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Journal Tribune
Updated July 2, 2019
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Federal judge upholds Maine law, bars state funding to pay for religious schools

District Judge D. Brock Hornby did not address the merits of the arguments made Monday in U.S. District Court in Portland by the attorneys for the three families who sued the state to use public money to send their children to Bangor Christian School in Bangor and Temple Academy in Waterville.

Instead, he rejected the arguments by the three families and upheld a state law that prohibits public funds from being used at religious institutions.

The plaintiffs relied on a 2017 U.S. Supreme Court case that hinged on whether it was constitutional for a state to exclude a religious school from a state program that used public money to repave playgrounds. In that case, the Supreme Court decided in favor of the religious school, but with the distinction that their decision hinged, in part, on the fact fact that the paving money was not paying for religious educational programs.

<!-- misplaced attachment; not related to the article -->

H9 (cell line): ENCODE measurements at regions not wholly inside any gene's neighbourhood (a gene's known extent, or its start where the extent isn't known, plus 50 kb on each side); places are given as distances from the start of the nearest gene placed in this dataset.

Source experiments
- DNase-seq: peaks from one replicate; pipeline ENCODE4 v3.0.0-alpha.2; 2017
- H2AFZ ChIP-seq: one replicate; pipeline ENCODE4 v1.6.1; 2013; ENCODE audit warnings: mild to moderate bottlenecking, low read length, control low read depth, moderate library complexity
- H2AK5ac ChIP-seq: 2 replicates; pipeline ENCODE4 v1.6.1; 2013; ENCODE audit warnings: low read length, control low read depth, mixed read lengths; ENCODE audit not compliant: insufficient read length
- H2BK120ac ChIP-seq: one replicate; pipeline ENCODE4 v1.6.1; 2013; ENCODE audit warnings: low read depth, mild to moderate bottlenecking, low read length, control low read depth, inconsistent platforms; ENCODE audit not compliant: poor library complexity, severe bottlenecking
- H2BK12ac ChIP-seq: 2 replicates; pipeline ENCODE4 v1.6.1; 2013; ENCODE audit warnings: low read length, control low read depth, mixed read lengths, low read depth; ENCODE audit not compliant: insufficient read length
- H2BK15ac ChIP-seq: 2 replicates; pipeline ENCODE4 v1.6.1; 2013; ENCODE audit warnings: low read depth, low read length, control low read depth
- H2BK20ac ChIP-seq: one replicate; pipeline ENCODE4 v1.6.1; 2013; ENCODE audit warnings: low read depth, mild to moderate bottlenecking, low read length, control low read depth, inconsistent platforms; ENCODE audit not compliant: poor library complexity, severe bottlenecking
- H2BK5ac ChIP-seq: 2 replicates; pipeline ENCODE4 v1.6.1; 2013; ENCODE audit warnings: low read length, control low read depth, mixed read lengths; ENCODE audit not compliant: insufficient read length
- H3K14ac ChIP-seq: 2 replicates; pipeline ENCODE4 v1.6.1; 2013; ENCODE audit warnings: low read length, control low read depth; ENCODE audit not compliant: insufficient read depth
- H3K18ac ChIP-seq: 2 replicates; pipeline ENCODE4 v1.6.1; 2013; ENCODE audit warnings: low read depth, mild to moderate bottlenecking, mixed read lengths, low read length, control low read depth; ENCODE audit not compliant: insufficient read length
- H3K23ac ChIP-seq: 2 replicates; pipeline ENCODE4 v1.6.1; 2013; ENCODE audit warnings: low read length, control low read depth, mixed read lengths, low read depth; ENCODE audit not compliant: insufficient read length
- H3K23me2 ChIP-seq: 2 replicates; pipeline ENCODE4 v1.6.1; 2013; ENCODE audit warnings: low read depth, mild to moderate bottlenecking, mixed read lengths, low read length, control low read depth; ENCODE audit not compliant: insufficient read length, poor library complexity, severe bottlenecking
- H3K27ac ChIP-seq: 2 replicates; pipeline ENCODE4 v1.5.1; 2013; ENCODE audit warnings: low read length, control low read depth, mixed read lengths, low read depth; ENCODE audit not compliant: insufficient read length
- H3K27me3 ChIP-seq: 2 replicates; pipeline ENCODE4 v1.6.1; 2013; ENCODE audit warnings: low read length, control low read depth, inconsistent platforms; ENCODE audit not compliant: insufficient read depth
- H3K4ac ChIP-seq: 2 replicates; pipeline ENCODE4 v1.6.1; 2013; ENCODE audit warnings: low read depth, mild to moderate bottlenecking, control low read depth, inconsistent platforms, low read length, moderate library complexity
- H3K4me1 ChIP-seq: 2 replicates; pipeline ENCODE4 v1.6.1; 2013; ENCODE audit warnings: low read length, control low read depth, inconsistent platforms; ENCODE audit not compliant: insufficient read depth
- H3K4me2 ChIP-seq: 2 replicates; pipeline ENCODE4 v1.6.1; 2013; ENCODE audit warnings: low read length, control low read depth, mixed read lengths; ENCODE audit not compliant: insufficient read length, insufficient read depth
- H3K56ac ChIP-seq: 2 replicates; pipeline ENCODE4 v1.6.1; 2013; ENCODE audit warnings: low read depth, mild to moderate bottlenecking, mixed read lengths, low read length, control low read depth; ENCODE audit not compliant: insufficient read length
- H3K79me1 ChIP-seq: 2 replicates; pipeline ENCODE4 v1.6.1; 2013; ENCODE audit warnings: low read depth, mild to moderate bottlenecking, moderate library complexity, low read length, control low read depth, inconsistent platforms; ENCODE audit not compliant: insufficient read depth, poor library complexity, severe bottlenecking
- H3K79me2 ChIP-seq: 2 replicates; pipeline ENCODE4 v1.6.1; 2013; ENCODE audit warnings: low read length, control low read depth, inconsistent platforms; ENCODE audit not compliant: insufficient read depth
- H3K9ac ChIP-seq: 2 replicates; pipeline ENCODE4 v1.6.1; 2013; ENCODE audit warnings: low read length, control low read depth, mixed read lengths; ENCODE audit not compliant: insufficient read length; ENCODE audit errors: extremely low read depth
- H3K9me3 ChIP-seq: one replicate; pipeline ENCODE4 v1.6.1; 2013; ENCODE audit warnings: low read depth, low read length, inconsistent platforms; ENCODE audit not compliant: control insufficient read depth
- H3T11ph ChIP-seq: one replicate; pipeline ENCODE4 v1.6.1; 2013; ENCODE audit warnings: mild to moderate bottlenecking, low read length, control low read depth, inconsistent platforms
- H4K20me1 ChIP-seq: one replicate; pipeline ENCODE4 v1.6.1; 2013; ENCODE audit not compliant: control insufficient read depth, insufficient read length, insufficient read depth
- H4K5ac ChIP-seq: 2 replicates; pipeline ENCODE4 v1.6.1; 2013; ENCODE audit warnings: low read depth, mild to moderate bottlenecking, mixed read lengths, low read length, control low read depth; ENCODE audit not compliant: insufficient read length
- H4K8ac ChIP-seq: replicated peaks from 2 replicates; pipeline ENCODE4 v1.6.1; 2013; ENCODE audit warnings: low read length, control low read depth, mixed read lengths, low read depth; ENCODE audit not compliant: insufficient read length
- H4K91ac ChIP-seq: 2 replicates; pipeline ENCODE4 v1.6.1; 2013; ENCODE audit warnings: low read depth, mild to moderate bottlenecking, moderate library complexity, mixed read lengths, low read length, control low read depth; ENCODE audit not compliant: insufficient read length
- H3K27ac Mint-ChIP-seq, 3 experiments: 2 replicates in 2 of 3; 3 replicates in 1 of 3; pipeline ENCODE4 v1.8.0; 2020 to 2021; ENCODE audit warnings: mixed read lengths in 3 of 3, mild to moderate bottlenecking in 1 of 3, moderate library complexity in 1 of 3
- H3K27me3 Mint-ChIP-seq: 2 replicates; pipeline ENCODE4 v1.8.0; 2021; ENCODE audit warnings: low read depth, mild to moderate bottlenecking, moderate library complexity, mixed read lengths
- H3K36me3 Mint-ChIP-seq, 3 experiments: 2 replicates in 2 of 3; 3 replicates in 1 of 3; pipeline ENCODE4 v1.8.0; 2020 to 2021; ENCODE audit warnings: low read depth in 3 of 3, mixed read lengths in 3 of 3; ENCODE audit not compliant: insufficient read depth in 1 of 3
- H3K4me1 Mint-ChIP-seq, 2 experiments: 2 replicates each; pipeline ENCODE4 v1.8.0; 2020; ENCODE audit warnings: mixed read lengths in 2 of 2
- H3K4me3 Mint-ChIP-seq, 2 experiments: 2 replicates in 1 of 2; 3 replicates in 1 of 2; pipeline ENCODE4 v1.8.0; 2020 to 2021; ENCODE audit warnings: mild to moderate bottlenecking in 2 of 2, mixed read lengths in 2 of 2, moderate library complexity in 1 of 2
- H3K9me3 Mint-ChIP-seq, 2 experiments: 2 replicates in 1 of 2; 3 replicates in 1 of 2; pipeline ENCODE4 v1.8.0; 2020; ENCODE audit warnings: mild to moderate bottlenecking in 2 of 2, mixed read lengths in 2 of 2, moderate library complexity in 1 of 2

Hornby cited existing case law that bars state money from paying for religious school programs if those schools maintain hiring practices that violate the Maine Human Rights Act, which since 2005 has prohibited religious groups from receiving public money if they maintain a discriminatory hiring policy against LGBTQ people, which both Maine schools do.

The case drew intense interest from outside groups, including the American Civil Liberties Union of Maine, the United States Department of Justice, the Virginia-based Institute for Justice, and others, and as Hornby acknowledged, is likely to proceed far beyond his Maine courtroom.

“It has always been apparent that, whatever my decision, this case is destined to go to the First Circuit on appeal, maybe even to the Supreme Court,” Hornby wrote. “I congratulate (the parties) on their written and oral arguments in this court. I hope that the rehearsal has given them good preparation for the First Circuit (and maybe even higher).”

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